Founded in 1993 by Scott Kirkland and Ken Jordan, it’s incredible to think that The Crystal Method has been supplying the world with eclectic waveforms for over a quarter-century. Today marks the release of The Crystal Method’s sixth studio album, The Trip Home. However, there’s something particularly special about this aural entrée; this is the first album release since Ken Jordan left the duo in 2017.
The Raze’ kicks off the LP with Le Castle Vania in the form of a cavernous, brooding, slightly disconcerting collaboration that hits all the right notes of what we love about The Crystal Method. Blood pressure stays elevated with ‘Holy Arp’, the LP’s first single; though it might be a different shade of holy than your mother’s typical Sunday, it’s a divine offering of synthesis all the same.
A personal favorite, ‘Ghost in the City’ is all juice and no play. Magnificent, crushing bass arrangements, a seductive topline from Amy Kirkpatrick, and driving melodies all coalesce for that classic crystalized perfection we know and love. Throughout the release we’re met with dreamy oscillations, classic hip-hop breaks interspersed with atmospheric meanderings, and the eclectic nectar of 90’s legend penetrating the veil of 2018’s soundscape.
‘Carry On’ is a pillow for our weary minds, serving as a gorgeous intermission before the album takes on a loftier expression of introspection. The hands of Matt Lange and Justin Chancellor are all over the juicy center of ‘Cabin Pressure’, stirring up scenes of a back alley New York City crime chase that flows into a charging ballad with Franky Perez on ‘There’s a Difference’.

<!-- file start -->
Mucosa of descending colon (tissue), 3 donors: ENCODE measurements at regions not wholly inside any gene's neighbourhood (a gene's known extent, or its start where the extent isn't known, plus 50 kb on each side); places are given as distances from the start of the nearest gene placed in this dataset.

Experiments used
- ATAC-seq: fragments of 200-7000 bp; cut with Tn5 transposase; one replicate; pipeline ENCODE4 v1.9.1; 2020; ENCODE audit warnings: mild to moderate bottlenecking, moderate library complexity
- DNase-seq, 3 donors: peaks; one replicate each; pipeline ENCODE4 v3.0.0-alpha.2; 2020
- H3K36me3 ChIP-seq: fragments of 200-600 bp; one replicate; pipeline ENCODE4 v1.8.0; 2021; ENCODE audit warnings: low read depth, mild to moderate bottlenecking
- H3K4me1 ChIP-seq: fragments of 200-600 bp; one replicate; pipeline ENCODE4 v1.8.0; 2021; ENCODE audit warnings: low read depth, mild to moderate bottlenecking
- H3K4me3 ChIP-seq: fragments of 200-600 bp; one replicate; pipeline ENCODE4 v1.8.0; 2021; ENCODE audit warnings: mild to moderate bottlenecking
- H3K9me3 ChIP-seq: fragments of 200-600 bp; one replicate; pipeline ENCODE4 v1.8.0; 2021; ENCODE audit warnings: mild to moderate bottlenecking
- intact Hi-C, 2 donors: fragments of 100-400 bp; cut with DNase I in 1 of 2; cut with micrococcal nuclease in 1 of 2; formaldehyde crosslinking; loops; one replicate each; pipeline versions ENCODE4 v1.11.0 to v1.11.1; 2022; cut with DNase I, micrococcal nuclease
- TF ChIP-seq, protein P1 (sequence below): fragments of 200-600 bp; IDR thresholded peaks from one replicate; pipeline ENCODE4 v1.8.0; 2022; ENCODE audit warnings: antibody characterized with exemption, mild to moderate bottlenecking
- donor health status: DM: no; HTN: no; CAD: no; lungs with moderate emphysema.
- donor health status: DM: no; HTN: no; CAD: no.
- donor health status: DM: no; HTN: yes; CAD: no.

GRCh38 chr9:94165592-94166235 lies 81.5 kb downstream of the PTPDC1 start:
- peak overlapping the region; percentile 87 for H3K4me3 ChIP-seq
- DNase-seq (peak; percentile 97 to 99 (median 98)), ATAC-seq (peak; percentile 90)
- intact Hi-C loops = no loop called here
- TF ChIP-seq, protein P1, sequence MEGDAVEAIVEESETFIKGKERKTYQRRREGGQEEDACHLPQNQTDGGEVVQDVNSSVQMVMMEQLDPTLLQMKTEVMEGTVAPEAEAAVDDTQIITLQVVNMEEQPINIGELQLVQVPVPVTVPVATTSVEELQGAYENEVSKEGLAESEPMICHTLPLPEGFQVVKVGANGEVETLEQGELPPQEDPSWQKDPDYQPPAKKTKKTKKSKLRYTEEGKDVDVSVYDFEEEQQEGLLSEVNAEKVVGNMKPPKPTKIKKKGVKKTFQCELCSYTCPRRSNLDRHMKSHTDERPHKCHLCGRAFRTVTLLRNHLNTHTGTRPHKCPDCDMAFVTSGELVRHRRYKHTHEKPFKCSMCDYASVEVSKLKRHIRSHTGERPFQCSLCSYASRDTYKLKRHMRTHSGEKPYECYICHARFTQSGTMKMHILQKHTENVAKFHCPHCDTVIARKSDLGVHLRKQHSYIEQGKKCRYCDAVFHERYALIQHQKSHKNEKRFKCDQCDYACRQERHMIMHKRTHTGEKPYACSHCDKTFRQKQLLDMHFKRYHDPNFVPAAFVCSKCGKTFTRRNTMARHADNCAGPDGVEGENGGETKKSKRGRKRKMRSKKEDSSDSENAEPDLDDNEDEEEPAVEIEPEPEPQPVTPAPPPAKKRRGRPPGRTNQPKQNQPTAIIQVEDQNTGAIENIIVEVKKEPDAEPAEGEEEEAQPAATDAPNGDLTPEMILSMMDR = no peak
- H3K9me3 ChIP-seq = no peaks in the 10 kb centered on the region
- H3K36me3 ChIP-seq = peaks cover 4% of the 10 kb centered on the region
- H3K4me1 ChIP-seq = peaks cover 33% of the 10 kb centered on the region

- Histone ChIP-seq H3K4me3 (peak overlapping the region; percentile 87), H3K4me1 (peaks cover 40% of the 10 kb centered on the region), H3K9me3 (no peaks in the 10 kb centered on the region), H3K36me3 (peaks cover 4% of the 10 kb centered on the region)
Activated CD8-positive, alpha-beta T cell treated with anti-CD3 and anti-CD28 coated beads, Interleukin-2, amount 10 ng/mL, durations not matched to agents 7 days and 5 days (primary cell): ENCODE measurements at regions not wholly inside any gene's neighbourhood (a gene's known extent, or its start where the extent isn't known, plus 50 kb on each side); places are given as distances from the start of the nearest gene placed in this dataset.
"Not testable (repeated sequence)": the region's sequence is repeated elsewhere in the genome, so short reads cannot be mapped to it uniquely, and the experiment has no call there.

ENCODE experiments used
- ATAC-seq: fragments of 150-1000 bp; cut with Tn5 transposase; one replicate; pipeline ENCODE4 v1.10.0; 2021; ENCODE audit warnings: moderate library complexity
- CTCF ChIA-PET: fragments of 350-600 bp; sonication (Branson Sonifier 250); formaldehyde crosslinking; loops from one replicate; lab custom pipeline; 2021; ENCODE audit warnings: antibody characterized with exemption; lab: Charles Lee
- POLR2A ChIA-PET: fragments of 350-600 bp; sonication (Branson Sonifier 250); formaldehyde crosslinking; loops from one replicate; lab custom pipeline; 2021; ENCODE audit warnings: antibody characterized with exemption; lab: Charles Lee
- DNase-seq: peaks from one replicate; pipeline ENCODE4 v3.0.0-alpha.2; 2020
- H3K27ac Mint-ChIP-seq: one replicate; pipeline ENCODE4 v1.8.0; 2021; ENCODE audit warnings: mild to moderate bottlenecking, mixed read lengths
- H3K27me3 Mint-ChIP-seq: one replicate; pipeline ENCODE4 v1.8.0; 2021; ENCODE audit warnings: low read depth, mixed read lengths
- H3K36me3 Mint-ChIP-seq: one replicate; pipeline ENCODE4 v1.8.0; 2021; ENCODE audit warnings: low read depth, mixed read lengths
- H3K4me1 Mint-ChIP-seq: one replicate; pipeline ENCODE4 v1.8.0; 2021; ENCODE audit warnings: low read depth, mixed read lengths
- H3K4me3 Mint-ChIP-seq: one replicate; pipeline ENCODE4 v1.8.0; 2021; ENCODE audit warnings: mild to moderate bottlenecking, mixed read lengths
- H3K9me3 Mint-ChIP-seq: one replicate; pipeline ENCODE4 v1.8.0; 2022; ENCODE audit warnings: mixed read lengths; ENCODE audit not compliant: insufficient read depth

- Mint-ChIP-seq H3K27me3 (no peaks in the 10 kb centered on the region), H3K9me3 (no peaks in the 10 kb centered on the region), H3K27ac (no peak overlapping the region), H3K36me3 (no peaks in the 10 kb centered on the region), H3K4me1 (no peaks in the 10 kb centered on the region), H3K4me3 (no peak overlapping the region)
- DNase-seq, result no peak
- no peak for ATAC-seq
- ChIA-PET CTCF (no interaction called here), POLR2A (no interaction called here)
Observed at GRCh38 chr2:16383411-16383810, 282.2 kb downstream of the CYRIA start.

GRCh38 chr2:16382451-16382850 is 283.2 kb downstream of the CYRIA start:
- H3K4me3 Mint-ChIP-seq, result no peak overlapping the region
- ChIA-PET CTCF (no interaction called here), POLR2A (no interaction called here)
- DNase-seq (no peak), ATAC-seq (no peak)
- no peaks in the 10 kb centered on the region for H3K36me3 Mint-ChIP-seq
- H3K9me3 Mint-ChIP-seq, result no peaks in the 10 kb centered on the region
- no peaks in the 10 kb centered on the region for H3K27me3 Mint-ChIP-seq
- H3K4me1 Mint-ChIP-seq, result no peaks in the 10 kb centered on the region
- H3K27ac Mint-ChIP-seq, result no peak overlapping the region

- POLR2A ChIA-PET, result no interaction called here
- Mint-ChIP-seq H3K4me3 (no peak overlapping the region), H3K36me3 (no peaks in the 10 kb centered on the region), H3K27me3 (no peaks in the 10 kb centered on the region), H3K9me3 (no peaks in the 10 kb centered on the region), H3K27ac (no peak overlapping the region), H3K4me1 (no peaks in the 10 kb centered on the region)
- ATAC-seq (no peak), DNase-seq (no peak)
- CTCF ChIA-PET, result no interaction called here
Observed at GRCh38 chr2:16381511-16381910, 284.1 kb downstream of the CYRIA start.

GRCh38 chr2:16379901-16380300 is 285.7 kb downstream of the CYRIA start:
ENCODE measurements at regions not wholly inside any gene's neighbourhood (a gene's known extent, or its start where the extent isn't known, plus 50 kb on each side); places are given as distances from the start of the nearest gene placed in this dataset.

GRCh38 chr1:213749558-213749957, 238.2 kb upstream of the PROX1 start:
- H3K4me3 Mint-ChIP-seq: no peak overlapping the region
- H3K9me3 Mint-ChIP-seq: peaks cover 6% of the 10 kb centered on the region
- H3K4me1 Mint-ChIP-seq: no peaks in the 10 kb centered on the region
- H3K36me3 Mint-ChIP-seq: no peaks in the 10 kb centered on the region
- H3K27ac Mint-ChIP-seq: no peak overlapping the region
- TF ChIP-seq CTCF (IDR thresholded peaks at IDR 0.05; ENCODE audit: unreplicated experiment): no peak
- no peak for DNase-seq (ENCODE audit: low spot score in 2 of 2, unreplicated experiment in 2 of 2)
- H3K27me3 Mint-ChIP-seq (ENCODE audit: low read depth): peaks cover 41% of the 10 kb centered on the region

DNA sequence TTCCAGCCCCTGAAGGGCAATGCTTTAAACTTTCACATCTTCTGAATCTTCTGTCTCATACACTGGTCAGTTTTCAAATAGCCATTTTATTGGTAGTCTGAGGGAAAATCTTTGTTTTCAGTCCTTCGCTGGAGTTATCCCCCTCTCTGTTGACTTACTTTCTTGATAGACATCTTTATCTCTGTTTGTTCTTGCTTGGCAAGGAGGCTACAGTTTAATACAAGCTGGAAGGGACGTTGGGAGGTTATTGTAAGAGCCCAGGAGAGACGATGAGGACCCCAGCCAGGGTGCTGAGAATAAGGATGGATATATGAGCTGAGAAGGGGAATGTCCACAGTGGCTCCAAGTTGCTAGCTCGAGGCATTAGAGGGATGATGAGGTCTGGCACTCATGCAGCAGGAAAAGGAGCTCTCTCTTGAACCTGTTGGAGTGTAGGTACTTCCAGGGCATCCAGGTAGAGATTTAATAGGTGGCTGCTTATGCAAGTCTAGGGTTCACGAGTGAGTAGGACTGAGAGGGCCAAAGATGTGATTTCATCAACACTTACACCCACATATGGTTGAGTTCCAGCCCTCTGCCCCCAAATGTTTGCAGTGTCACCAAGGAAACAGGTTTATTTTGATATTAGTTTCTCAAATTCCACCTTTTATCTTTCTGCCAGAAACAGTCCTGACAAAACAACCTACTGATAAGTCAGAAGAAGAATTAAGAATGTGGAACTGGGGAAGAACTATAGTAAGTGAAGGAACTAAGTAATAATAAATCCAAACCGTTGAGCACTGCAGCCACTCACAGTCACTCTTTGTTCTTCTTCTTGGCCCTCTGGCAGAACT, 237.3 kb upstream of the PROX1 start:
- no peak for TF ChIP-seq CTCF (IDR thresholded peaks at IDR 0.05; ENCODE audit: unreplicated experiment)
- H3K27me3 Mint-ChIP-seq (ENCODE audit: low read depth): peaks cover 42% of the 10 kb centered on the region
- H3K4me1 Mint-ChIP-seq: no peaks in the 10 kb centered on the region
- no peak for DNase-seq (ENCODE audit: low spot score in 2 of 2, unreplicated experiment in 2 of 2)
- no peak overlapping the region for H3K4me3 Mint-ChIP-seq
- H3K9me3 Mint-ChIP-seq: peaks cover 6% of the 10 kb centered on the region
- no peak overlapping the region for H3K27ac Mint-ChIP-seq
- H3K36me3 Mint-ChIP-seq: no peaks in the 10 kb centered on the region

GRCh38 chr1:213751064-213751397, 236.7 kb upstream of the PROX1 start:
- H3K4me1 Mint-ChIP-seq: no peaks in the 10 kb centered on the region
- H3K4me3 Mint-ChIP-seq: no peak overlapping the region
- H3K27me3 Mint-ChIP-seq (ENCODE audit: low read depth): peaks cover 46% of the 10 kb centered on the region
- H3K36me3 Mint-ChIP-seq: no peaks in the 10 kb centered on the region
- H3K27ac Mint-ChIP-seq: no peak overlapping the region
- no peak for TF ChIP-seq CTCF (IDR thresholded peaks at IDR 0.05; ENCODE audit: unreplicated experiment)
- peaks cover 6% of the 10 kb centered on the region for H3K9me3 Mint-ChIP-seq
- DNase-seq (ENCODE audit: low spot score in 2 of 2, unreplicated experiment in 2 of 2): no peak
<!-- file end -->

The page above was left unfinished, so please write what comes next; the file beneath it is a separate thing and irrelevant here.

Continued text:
Preparing the LP for an uplifting resolution is ‘Hold on to Something’, before dropping into the final, thoughtful expanse of ‘Let’s Go Home’. This last one is prime for a late night cruise down your favorite street, roaring past strobing lamplights as fond memories of the past are replaced with dreams of what’s to come.
Overall, The Trip Home is a glorious addition to The Crystal Method’s storied discography with decidedly cinematic tone. Somewhere along the 12 track journey, you may come to realize your brain has been sucked through your earholes and you’ve got a little more pep in your step, strangers are smiling your way, and you can finally sense the slight crisp of fall in the breeze. No, this isn’t the onset of dementia, rather the afterglow of a truly exquisite production from one of our genre’s greatest minds. As a not-so-newly minted solo moniker, Kirkland’s Crystal Method understandably spins a subtly different twist without Jordan’s production efforts.
Don’t forget The Crystal Method is still embarking his North American tour in celebration of The Trip Home, and tickets/dates can be found here.
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